Quebec shale gas debate heats up
Ministers shouted down while announcing public hearings
The provincial government says it's moving cautiously toward allowing energy companies to explore the St. Lawrence River Valley.
Shale gas exploration and its impact on the environment and human health have ignited a debate in Quebec. Environment Minister Pierre Arcand and Natural Resources Minister Nathalie Normandeau were confronted by a small but noisy crowd in Montreal as they announced Sunday that the government would launch an environmental study and public hearings into shale gas drilling.
Quebec sits on part of a massive field of natural gas in sedimentary rock that extends from the St. Lawrence lowlands into New York state. Exploitation of this resource could pump money into government coffers and create jobs as new technology — injecting water, sand and chemicals under intense pressure into rock formations to crack them and liberate the gas — makes this energy source economically viable to extract.
"This is a formidable opportunity to exploit and consume a natural gas that is 100 per cent from Quebec," Normandeau said, adding that a homegrown industry could create 10,000 jobs and free billions of dollars the province currently spends to import natural gas.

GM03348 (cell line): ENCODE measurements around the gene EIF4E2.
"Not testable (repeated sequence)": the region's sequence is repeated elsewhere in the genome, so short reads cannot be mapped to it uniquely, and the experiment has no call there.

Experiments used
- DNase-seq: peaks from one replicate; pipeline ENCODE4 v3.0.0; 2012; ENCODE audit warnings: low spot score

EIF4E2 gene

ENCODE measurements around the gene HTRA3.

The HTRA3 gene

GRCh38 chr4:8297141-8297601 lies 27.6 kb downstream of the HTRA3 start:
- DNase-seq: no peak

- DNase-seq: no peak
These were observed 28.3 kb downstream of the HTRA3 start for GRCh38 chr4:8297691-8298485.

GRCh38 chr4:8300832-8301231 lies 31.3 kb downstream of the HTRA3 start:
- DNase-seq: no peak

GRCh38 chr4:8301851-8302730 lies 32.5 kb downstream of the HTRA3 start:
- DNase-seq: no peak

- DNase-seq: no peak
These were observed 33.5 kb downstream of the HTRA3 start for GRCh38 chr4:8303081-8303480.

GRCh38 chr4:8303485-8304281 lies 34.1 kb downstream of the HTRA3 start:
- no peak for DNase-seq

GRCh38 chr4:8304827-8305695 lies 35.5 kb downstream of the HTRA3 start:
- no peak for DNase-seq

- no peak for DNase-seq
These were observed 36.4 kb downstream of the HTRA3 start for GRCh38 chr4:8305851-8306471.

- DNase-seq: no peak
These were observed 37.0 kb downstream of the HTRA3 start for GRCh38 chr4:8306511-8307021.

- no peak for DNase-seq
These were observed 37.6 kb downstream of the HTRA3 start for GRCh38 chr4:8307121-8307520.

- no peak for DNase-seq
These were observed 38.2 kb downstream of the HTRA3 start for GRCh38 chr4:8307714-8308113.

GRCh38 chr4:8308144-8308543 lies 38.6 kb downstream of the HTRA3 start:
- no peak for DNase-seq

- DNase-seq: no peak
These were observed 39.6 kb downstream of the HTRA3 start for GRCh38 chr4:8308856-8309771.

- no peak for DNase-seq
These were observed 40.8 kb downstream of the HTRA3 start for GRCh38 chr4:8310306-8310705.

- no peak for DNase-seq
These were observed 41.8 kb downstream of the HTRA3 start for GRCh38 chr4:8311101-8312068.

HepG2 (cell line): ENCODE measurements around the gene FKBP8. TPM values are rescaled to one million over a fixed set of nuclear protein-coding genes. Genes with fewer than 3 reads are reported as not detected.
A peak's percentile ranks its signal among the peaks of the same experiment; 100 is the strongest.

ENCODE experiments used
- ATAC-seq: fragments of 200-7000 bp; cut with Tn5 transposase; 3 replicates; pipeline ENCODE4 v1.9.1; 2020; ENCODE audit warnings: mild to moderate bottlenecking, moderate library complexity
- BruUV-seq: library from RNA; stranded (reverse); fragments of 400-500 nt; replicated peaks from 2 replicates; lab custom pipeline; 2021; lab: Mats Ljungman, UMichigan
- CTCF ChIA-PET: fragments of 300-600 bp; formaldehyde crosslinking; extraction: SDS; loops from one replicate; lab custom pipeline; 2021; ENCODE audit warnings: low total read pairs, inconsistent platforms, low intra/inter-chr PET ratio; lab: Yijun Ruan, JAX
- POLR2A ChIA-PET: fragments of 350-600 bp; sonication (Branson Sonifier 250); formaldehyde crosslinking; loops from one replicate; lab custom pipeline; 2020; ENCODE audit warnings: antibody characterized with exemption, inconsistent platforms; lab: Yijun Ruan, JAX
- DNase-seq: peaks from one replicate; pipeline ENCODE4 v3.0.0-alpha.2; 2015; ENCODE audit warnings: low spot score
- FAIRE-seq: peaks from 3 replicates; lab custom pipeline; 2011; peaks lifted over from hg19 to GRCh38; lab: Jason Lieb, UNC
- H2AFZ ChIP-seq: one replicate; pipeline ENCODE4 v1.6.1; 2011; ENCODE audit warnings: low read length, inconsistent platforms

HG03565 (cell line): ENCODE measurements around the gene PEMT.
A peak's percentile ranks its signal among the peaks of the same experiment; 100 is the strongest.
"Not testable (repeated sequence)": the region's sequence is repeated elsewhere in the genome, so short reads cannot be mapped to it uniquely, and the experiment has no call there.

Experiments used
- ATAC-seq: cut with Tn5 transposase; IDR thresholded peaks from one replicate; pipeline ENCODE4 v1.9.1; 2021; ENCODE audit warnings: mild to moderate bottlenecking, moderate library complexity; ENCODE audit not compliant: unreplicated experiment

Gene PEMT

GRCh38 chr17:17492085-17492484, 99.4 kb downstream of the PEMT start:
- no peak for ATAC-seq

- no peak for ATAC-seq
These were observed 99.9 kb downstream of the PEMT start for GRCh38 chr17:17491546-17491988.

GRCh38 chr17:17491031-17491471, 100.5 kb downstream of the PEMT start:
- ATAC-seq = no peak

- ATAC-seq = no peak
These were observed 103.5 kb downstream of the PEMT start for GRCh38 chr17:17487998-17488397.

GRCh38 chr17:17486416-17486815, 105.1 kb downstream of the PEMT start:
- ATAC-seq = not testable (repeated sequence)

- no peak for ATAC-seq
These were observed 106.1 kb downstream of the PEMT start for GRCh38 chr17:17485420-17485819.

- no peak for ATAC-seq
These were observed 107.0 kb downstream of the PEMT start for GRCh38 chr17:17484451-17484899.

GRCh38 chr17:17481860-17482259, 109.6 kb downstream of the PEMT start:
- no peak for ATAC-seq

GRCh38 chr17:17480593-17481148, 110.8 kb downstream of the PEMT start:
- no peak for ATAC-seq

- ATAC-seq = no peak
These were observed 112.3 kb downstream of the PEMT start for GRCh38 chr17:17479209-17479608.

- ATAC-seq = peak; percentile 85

The government is reviewing potential regulations on exploration for natural gas, and plans to table a bill this spring. Normandeau said there would be no large-scale projects in Quebec before 2014.
But environmentalists and residents living near gas exploration sites want a stop to all current projects. About 40 protesters repeatedly shouted down the ministers at Sunday's news conference.
Greenpeace Quebec director Eric Darier said in an interview that there are concerns gas could leak into groundwater during the extraction process. He said gas development should be put on hold until legislation is in place.
Exploratory drilling has already started at a number of Quebec sites.
Shale gas is being hailed as a greener alternative to oil and coal, and is an increasingly important source of energy in North America. But the growing interest has left governments struggling with how to regulate this newly accessible energy source. In June, the House of Commons supported a motion to initiate a comprehensive review of federal rules on unconventional oil and gas development.
And the U.S. Environmental Protection Agency announced in March it would take a close look at the environmental and human health impact of shale gas drilling.